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SLAM! WRESTLING: Guest Columnist

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SLAM! Wrestling







Tuesday, June 1, 1999

SLAM! Wrestling Guest Column

'Owen, you have a beautiful daughter'

HART Owen Hart on his way to the ring for his match against Bad Ass Billy Gunn at Raw Is War in Toronto on February 8, 1999. -- Stan Behal, Toronto Sun.
By MIKE JENKINSON -- Edmonton Sun

I'm not ashamed to admit it. Watching the WWF's "Over The Edge" pay-per-view two Sundays ago, I cried when they announced Owen Hart had died.

The following night on Raw, when the World Wrestling Federation broadcast a two-hour tribute to Owen, I wept. And today, I can barely type his name without my eyes welling up with tears.

I didn't cry because Owen was a good friend - because he wasn't. We didn't know each other.

I didn't cry because Owen was my all-time favourite wrestler - he was among my favourites, but I actually liked his brother Bret better.

I cried because of the little girl I saw in his arms two years ago.

It was the "Canadian Stampede" pay-per-view show in Calgary. My brother Dean flew in from Winnipeg and the two of us drove down to Cowtown on the day of the card. We had great seats: seven rows from ringside, right along the security railing next to the wrestlers' entrance ramp.

It was the big homecoming match for the Harts, who at the time were doing an anti-American, pro-Canada gimmick which got them tremendous boos in the States and thunderous cheers in Canada.

As this was their home town of Calgary, when Owen, Bret and the rest of the Hart Foundation came out for the main event, the crowd was deafening.

When Owen pinned Stone Cold Steve Austin in the ring in the main event to win the big 10-man tag team match, the roof nearly came off the Saddledome.

The entire Hart clan, which had been watching from ring-side, piled over the security barrier and rushed into the ring to join in the celebration.

At some point during the in-ring festivities, Owen took his little baby girl, Athena, in his arms. He then left the ring and started walking away from the ring towards where we were sitting.

As the two of them were making their way back up the ramp, Owen stopped right in front of me and my brother to slap hands. I shouted out, "Owen, you have a beautiful little girl!" I don't know if he heard me. It was so noisy in that arena. I shouted it again, "You have a beautiful daughter, Owen!"

She was beautiful - tiny and perfect, snuggled safe in her daddy's arms without a care in the world. And Owen at that moment was nothing but a proud father. Wrestling was probably the last thing on his mind as he held that precious little life.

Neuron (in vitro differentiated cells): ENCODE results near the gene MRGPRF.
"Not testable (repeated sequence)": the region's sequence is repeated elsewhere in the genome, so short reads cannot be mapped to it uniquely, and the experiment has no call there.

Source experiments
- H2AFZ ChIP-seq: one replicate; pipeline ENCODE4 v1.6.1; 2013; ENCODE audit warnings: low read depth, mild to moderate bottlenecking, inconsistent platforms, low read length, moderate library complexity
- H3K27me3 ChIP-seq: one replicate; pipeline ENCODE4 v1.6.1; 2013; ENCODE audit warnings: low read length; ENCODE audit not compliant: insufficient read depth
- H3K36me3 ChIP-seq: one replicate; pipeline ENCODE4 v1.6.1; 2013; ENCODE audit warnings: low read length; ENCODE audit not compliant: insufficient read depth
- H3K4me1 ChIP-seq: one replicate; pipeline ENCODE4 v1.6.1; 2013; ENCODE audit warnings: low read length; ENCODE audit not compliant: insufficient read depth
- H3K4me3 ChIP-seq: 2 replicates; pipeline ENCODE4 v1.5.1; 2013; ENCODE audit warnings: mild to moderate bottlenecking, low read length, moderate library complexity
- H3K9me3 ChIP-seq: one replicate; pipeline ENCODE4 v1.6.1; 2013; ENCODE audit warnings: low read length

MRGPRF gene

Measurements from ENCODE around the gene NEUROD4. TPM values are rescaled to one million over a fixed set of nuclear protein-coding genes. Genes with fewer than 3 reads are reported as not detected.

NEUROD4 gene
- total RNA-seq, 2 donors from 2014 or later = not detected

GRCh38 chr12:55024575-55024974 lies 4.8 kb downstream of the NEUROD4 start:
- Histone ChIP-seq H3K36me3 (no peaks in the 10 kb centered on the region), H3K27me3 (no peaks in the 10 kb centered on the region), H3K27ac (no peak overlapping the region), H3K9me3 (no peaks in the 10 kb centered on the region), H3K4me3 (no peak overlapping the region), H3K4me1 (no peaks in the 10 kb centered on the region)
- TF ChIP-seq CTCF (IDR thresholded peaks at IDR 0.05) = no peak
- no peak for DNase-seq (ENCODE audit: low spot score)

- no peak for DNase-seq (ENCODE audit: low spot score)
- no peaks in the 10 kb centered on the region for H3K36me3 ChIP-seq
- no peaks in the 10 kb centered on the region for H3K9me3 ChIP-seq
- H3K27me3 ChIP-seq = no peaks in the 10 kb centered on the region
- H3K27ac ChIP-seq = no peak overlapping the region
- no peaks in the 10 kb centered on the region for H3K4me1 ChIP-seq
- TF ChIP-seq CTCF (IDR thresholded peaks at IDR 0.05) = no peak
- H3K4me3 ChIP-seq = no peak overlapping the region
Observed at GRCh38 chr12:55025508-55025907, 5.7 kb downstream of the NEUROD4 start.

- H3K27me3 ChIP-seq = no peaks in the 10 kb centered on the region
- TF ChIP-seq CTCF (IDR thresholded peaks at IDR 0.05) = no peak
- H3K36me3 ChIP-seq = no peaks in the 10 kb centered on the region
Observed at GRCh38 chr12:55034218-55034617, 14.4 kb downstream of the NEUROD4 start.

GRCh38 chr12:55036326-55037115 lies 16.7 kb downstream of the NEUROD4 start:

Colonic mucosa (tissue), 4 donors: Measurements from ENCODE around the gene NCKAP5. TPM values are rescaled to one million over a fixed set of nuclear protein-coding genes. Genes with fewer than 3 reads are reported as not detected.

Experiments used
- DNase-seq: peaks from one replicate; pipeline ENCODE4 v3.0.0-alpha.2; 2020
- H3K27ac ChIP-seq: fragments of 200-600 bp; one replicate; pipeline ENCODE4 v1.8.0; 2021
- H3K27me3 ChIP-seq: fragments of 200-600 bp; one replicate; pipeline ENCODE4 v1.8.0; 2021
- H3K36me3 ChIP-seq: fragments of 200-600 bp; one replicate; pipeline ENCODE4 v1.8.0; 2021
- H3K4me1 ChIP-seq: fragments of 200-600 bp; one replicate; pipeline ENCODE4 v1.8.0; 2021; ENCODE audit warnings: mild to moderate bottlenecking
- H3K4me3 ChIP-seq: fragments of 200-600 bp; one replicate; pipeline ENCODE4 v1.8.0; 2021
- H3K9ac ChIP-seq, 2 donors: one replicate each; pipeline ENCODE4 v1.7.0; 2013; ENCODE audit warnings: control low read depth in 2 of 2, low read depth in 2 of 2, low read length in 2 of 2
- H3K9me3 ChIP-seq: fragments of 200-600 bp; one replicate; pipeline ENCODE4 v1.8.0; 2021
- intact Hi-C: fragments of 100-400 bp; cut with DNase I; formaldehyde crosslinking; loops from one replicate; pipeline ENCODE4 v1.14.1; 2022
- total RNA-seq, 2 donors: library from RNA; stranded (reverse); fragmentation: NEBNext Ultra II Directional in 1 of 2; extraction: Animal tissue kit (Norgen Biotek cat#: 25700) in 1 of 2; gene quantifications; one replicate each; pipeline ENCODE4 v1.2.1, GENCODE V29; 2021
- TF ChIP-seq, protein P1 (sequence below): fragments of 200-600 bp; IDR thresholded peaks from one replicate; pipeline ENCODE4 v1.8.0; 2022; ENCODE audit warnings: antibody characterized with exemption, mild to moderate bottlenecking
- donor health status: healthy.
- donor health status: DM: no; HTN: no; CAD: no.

I wasn't three feet from them both. Right in front of me. Two years ago.

Now, he's gone.

How do you tell that little girl, who is just three years old now, that her daddy is never coming home?

How, when she's old enough to understand, does she understand how her father died? Why her father died?

The WWF roster shared their memories of Owen last Monday on Raw. Some laughed as they told stories about Owen the practical joker. Some trickled tears as they mourned the loss of a colleague. Others cried, remembering the good times they had shared together.

Only a couple of the wrestlers wept; sobbed. They were the ones most like Owen, with a wife and kids at home.

They were the ones who know what it's like to look into your child's eyes and see yourself.

They were the ones who knew the unspoken bond between a father and his children.

They knew, they said, how much Owen loved his kids and how he looked forward retiring in a couple of years so he could be at home with them.

Instead, Owen Hart will be buried in Calgary today. There will be more tears. Wrestling fans will cry because they've lost a favourite wrestler, someone who always gave his best in the ring.

The Harts will mourn the loss of their youngest son and their brother. Owen's widow Martha will grieve the death of her husband and lover.

And all I can see is this little girl, being carried up the entrance ramp in her daddy's arms.

I'm crying already.


Michael Jenkinson can be reached by e-mail at mj@the-newsroom.com.
His homepage is at http://www.the-newsroom.com.


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